February marks 10 years since Congress declared the month of February National Teen Dating Violence Awareness Month.
Teen dating violence is a type of intimate-partner violence. It occurs between two people in a close relationship.
According to the National Domestic Violence Hotline, statistics from “Love Is Respect” show that teen dating violence affects youth and young adults (ages 12–24) in every community across the nation.
Behaviors include different types of violence, such as:
You should start talking to your pre-teens about healthy relationships before they start dating.
You don’t have to be specific. You can simply make comments about relationships—positive and negative—while watching TV or a movie or when you see relationship behaviors in person. By indirectly doing so, they will see that you, their parent, has an understanding of healthy relationships.
As they say, actions speak louder than words. So remember, what you do in your home and with your partner in front of your child can also help instill positive (or negative) values and behaviors in their future relationships.
Some behaviors, such as teasing and name-calling, seem like a normal part of a teen relationship. However, these can sometimes develop into a form of abuse or even violence. What might seem like fun, joking, or playful behavior at the time can become abusive when one partner begins to feel threatened or bullied by the other.
According to the CDC’s 2017 report, 8 percent of high school students reported physical violence, and 7 percent reported that they experienced sexual violence from a dating partner. However, many teens do not report unhealthy behaviors, because they are afraid to tell family and friends.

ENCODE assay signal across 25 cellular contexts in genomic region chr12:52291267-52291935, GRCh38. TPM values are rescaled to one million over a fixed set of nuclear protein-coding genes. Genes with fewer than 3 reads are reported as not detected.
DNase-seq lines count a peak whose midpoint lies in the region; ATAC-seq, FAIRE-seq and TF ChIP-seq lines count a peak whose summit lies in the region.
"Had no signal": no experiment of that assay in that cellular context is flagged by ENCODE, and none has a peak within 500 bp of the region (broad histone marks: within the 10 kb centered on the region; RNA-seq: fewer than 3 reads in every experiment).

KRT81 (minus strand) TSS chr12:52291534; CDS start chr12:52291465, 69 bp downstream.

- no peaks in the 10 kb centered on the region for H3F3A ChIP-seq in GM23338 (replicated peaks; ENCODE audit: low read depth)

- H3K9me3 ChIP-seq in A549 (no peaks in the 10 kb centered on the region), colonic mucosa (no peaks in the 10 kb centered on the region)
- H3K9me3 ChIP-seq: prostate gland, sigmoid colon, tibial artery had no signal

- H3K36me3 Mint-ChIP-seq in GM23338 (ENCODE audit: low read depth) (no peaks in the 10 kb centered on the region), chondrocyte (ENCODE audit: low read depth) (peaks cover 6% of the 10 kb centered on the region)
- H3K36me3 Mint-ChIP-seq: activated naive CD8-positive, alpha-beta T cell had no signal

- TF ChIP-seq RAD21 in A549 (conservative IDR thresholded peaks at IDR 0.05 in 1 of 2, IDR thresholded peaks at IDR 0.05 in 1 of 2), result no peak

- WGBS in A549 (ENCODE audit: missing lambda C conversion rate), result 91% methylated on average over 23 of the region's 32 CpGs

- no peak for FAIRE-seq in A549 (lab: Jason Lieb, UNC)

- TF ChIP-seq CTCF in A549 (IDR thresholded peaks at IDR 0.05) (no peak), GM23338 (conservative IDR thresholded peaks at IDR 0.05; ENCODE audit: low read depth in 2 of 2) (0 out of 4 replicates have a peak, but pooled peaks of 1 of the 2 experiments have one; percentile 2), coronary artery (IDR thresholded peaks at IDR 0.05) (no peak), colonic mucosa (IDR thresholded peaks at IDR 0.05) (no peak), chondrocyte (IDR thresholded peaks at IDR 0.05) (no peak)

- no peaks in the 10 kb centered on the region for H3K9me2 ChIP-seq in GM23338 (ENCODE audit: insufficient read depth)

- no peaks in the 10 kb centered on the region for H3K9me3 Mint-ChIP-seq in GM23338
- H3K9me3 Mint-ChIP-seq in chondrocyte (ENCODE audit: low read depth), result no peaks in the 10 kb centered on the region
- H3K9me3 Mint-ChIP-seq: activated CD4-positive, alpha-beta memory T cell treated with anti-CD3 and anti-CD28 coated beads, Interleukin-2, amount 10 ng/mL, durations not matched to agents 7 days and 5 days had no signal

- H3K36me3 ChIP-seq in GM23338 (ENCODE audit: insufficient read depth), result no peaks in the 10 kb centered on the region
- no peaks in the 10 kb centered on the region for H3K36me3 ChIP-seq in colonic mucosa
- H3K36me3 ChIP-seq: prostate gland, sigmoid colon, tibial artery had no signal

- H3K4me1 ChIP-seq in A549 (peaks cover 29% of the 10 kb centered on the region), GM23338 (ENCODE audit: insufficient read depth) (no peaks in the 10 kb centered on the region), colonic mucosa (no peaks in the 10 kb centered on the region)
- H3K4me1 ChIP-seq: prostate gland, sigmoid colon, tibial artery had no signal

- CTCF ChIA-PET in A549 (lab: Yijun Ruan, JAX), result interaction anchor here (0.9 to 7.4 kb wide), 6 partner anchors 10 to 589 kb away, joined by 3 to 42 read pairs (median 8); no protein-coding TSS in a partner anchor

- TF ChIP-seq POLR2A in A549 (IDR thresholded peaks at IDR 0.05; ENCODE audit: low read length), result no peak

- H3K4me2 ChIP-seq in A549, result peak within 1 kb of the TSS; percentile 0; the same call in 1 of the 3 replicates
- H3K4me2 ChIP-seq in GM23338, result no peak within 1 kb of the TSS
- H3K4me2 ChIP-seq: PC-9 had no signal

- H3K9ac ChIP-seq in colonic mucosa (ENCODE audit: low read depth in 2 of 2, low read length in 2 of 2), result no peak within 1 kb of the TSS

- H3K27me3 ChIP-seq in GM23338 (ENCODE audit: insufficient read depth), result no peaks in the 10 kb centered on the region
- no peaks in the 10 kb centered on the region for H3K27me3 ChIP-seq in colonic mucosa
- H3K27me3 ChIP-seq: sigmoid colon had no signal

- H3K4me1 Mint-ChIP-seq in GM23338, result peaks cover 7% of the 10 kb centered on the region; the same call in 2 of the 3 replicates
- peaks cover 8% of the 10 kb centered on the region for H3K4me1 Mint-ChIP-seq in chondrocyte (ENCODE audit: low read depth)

Make sure your teen knows that abuse can present itself in all different ways, and that they should never feel threatened to stay in a relationship if they don’t want to.
Some forms of abuse can be:
If you suspect your teen may be a victim of abuse, you are the most important resource and advisor for your child. Below are useful resources to help deter or address teen dating abuse and violence.
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“Resources for Parents & Educators,” BreaktheCycle.org. Accessed February 14, 2020.
“Preventing Intimate Partner Violence Across the Lifespan,” National Center for Injury Prevention and Control, Division of Violence Prevention. Accessed February 14, 2020.
“Dating Abuse: Tools for Talking to Teens,” Jewish Women International. Accessed February 14, 2020.
“Teens and Romantic Relationships,” Child Mind Institute, Inc. Accessed February 14, 2020.
“Dating Matters®, National Center for Injury Prevention and Control, Division of Violence Prevention. Accessed February 14, 2020.
“Youth Risk Behavior Surveillance—United States, 2017,” Centers for Disease Control and Prevention. Accessed February 14, 2020.